Sally Clark Responds to Critics of Her Ridesharing Compromise
One question about yesterday's long-awaited ridesharing vote for city council member Sally Clark.
As we reported in Fizz this morning, the city council's taxi committee voted last night to adopt compromise regulations on "ridesharing" services like UberX and Lyft, which had been previously been operating unregulated. (The companies are also known as Transportation Network Companies, or TNCs).
The rules include everything from new insurance requirements to mandatory training to an increase in the number of conventional cab licenses in the city, but the biggest point of contention was whether the city should put a hard cap on the number of cars or drivers allowed in the city. The options on the table last night ranged from a cap of 400 TNC-affiliated cars (a cap that would have allowed more than one driver to use a car, provided he had a for-hire driver's license) to a proposal to have no caps at all.
The Clark compromise started out with just two votes (Clark and Jean Godden), but all three council members who supported a no-caps policy came over to Clark's side once their proposal failed. In short, the Clark option will cap the number of drivers who can be active on any one TNC system at a time at 150—for a total of 450 drivers for the three TNCs that currenlty exist here. (Clark originally proposed a cap of 200, but the council ended up adopting Tom Rasmussen's lower number). Crucially, it won't cap the number of people who can sign up to drive for a TNC, just the number on the road at a given moment.
Clark says she doubts that more than 150 Uber or Lyft or Sidecar vehicles are typically active at one time; the ridesharing industry disagrees, and says the legislation will put them out of business. (So far, they've refused to provide the city with any data about their driver base).
Mike O'Brien, Kshama Sawant, Nick Licata, and Bruce Harrell, who all wanted firm caps, abstained from voting on the legislation. The taxi industry is unhappy, too; they wanted hard caps on an industry they say creates unfair competition and threatens their bottom line. And four members of the council are also less than thrilled—Mike O'Brien, Kshama Sawant, Nick Licata, and Bruce Harrell, who all wanted firm caps, abstained from voting on the legislation.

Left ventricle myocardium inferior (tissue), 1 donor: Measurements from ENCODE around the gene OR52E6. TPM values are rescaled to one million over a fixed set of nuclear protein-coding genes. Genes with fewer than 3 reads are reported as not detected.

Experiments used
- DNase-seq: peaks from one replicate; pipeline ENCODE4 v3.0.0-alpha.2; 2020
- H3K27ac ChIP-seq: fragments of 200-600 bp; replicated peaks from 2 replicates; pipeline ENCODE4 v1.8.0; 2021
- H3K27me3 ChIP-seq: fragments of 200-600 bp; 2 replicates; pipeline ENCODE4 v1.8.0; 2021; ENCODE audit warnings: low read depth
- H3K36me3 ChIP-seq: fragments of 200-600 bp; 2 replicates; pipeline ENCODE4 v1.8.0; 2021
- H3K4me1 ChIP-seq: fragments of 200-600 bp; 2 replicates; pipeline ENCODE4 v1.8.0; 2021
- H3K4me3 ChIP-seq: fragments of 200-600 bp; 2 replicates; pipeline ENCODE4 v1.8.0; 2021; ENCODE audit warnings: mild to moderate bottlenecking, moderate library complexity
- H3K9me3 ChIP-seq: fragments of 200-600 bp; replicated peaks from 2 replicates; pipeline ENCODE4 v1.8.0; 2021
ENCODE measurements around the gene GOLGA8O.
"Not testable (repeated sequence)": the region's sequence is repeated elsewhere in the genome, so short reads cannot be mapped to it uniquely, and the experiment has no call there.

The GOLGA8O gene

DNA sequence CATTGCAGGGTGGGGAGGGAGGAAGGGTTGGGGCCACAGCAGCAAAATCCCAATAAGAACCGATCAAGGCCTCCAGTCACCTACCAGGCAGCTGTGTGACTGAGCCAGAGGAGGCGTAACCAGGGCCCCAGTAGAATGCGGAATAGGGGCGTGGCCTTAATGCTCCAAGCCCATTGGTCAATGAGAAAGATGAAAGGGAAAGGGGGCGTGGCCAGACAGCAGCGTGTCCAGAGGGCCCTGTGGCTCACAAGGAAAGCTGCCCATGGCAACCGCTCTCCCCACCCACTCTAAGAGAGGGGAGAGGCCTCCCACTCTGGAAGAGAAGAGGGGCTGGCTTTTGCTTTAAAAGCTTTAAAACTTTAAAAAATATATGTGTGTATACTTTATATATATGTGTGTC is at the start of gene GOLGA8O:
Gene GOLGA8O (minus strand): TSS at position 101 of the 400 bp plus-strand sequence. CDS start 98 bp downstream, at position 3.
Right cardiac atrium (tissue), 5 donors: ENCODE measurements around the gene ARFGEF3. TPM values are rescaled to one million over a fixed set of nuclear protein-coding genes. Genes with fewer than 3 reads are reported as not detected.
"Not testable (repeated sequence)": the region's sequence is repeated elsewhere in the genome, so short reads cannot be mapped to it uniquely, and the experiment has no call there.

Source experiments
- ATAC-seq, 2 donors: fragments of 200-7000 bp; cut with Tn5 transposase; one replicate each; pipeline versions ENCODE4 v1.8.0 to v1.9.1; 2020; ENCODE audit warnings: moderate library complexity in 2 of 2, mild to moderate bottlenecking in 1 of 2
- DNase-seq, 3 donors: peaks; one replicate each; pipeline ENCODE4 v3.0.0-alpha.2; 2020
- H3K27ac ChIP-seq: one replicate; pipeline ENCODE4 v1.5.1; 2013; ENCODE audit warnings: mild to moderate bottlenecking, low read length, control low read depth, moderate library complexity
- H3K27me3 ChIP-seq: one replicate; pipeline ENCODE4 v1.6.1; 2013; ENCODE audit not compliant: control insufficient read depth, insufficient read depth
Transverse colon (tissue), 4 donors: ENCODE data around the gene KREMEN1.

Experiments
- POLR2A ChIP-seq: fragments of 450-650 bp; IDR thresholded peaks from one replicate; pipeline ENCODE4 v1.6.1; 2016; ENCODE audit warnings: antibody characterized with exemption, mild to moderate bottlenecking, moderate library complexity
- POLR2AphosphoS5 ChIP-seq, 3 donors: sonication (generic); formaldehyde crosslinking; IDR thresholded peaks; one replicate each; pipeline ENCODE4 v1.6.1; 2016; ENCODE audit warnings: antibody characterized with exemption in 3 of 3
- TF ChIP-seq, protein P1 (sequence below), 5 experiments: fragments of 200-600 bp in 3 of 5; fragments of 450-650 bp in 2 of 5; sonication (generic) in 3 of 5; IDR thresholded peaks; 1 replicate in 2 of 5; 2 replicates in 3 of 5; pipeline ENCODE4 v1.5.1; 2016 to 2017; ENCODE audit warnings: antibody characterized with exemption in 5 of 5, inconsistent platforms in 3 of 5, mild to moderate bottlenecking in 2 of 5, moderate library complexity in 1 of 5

Some would say, of course, that universal dissatisfaction is the sign of a good compromise.
We asked Clark this afternoon whether she was satisfied with last night's vote, and how she responded to some of the criticisms from advocates for both TNCs and taxis.
Here's an edited version of our conversation.
Are you happy with the compromise the committee ultimately agreed to?
Clark: "Happy" would be not the term I would use about any of this.
Everyone at the table was doing their level best to do what they think was the best opportunity for drivers to make a living. Some wanted to limit the number of endorsements [TNC vehicle licenses] so that drivers have leverage over companies. What I couldn’t get around was the administrative burden for the city to figure out how to account for the number of those permits that sit on the side when somebody gets a new job, or just doesn’t like it, and you no longer have enough drivers in the tanks to provide good service.
If [the companies] would provide us some numbers we would know whether we picked the right amount.[The compromise says], take whatever opportunity you can to get onto a TNC. We’re not guaranteeing that you can get on all the time, but you will certainly be able to get on some of the time.
Again, if [the companies] would provide us some numbers we would know whether we picked the right amount. Looking at the app at a particular time, I have no idea how many of the cars that are on the app, that I can see, what total of the universe that they represent is, because the cars that are actively driving someone don't show up. It would be great for them to actually come and talk to us about that. I’d love to know. We’ve been asking over and over.
Can the city force them to provide that data?
Clark: If they choose to operate under the safety regulations and get licenses, there are requirements that they need to be forthcoming with their data and have their numbers auditable. I don’t think anybody is assuming that they’re going to show us the magic computer code. I don’t want the magic computer code. But I believe the total number of drivers out there for Uber or Lyft don’t come anywhere near 150. I hope the companies get serious and provide us with that data.
How do you respond to charges that this hurts low-income immigrants who typically drive cabs?
If we’re about trying to provide opportunities for people to earn a living by being on the road, opening it up is the way we're headed.
I think it’s much more nuanced than that. I think the number of drivers who are migrating across platforms to access hours, to try to get hours on the road, makes it a much more complicated thing. Both Uber and Lyft have people of color driving their cars, they have immigrants driving their cars. If we’re about trying to provide opportunities for people to earn a living by being on the road, opening it up is the way we're headed.
Finally, I asked Clark how the hell she managed to go from two votes—a tiny minority—to a five-vote win. Did she orchestrate the whole thing like a chess game?
Clark's response: "In trying to figure out how it was going to come about, I already knew there were only three votes for no cap at all (Tim Burgess, Tom Rasmvussen, and Sally Bagshaw).
Either those guys vote no on everything else, or they decide to throw in with whatever they think is the next best alternative.
I thought it was the next best alternative because instead of limiting the total number of drivers who can access this work, it gives drivers the opportunity to be active on the system."